News digest 22 October 2012

News digest 22 October 2012

22 October 2012

Saturday’s march for a future that works is splashed across the front page of the Morning Star with a sea of red Unite flags under the headline ‘the people fight back’ as the paper reports on the 150,000 people who are estimated to have marched through the streets of London, Belfast and Glasgow on Saturday as part of the call for a future that works. There’s also good coverage in the Daily Mirror – with Unite banners pictured in a two page spread – but the real message of the day was the call from Unite general secretary Len McCluskey for a general strike. Said Len: “The TUC agreed last month to consult on a general strike. Let’s start that consultation now, are you prepared to go on strike to save our communities and our country from this savagery? Are you prepared for a general strike to stop the cuts?” Len then called fro a show of hands and summed up with the response: “Carried!”  You can watch Len’s address to the rally here. Despite the huge turnout the Guardian’s Jackie Ashley sais the march was the biggest unreported story of the weekend, perhaps news editors need to take greater note of what is actually happening outside their own bubble.

And talking of bubbles in Westminster the talk is of yet another Cameron coalition relaunch after the resignation of the chief whip last week, the shambles of the great train snobbery as chancellor George Osborne tried to get away with being in first class on a standard – or what some called pleb – class ticket. Perhaps most damning is the Telegraph which has a piece by Iain Martin asking if Cameron is out of his depth? Isn’t it obvious especially the front page of the same paper quotes Cameron’s ‘crisis manager’ Oliver Dowden as saying: “I am surprised every day.” So much for Cameron being in control, but then we all know the cuts won’t work – a line highlighted by a piece  headed ‘The austerity cuts are quite unnecessary’ written by William Keegan in the Daily Mail. Governments need to spend in recession not tax more is the argument, although it would be nice if some companies actually paid some corporation tax, if you are already thinking of avoiding Starbucks over its miniscule tax bill, then the latest companies to be added to the list of questionable tax practices are Ikea and eBay so perhaps no buying cheap furniture at Ikea and flogging off your old items on eBay until they pay their fair share of taxes…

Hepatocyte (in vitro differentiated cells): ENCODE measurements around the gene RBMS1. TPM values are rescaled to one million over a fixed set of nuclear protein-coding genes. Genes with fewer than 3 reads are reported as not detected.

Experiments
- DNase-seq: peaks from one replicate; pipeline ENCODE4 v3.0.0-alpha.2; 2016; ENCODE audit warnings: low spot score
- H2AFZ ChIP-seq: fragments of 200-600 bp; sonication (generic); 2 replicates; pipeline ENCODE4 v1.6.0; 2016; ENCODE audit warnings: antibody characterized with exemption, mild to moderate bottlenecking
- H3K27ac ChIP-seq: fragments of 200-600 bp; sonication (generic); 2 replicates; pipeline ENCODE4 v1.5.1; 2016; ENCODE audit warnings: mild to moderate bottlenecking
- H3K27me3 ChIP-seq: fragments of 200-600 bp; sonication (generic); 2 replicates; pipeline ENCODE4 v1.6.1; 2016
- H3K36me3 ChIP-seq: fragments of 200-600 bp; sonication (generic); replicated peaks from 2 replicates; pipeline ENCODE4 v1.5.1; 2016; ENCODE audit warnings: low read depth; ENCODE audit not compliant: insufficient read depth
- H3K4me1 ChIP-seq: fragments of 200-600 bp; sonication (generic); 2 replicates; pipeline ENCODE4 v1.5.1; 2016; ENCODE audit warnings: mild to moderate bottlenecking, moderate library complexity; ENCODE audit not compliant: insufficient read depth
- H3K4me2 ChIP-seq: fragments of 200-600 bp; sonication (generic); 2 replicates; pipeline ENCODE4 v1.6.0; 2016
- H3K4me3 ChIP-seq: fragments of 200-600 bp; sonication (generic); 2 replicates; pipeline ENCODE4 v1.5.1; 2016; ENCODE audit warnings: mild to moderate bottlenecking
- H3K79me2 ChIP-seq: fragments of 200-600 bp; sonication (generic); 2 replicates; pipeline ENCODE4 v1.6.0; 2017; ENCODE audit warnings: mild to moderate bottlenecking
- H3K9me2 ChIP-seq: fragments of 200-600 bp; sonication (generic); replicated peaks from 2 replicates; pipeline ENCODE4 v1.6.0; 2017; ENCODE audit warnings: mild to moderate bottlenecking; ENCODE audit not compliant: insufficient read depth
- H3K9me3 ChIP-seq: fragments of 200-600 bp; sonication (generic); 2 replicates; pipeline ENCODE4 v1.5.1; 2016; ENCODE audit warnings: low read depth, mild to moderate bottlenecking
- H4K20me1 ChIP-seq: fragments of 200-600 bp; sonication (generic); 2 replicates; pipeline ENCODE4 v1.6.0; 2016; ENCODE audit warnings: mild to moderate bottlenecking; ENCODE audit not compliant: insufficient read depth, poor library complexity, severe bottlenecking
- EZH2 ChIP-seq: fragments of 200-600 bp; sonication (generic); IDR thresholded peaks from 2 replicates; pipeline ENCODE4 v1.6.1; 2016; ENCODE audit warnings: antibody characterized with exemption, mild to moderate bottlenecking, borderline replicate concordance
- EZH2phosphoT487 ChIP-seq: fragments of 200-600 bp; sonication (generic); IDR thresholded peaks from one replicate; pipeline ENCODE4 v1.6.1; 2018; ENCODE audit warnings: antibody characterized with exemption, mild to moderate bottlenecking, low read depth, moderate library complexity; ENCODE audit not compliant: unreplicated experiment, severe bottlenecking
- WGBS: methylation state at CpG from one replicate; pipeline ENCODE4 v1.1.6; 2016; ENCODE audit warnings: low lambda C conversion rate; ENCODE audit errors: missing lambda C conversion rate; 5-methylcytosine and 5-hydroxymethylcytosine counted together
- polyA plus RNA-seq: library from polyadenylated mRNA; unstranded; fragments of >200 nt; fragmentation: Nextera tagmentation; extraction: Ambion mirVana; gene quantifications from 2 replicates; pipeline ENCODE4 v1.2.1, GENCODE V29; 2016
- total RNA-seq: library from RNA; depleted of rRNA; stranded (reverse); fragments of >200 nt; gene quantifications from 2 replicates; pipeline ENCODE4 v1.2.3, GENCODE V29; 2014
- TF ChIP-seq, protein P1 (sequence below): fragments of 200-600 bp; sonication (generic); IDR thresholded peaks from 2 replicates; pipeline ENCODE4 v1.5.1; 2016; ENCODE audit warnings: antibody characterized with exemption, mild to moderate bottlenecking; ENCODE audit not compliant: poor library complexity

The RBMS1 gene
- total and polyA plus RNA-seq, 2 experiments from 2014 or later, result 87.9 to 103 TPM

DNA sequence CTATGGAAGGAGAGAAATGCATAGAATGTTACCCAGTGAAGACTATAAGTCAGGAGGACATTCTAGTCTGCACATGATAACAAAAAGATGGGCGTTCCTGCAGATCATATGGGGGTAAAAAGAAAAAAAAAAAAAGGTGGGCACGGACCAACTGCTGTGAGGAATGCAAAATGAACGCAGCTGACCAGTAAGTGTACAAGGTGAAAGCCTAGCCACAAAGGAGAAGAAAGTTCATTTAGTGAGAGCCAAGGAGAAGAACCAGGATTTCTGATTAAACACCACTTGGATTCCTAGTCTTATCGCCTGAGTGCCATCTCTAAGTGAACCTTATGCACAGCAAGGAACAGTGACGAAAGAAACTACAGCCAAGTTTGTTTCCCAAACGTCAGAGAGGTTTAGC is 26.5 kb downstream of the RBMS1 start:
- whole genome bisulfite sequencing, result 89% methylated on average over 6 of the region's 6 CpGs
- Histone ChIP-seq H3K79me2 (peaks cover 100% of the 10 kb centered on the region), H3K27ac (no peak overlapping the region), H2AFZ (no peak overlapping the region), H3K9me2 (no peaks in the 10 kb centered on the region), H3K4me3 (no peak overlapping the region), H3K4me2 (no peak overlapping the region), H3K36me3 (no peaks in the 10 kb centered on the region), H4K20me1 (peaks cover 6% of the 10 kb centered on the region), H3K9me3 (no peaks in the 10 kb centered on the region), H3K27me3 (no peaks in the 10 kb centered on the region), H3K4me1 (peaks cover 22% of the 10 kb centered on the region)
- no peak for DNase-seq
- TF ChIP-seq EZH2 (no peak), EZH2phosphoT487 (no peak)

Morning Star

 Daily Mirror




 Times (no links all stories behind paywall)

  • Tories want Boris’ Lynton Crosby for election campaign (p1)
  • No more hugs as Cameron gets tougher on crime (p6-7)
  • Lib Dems used as ‘pawns in Civil Service mutiny’ (p7)
  • Housing benefit hits £23 billion (p14)
  • Britain’s industrial problems: Now in 3D – david Wighton (p21)
  • Kingfisher [airlines] wings are clipped after losing licence (p31)
  • Infrastructure spending can build the road to recovery, says Alexander (p35)
  • West Midlands reaps the benefit as fewer smaller businesses ‘go south’ (p37)





FT (no links all stories behind paywall)

  • Merkel to warn UK on Europe budget veto (p1)
  • Cameron puts focus on law and order (p2)
  • Fears grow of mortgage ‘ticking time bomb’ (p3)
  • Nissan moves to spark electric car sales (p17)
  • Souter anger over Turkish ferry route (p20)
  • Price worries as Windows 8 launch looms (p21)
  • Nationwide eyes RBS branches (p22)
  • Cosworth’s pistons firing on new types of engine (p23)

 Edited by Mik Sabiers


Comment on this story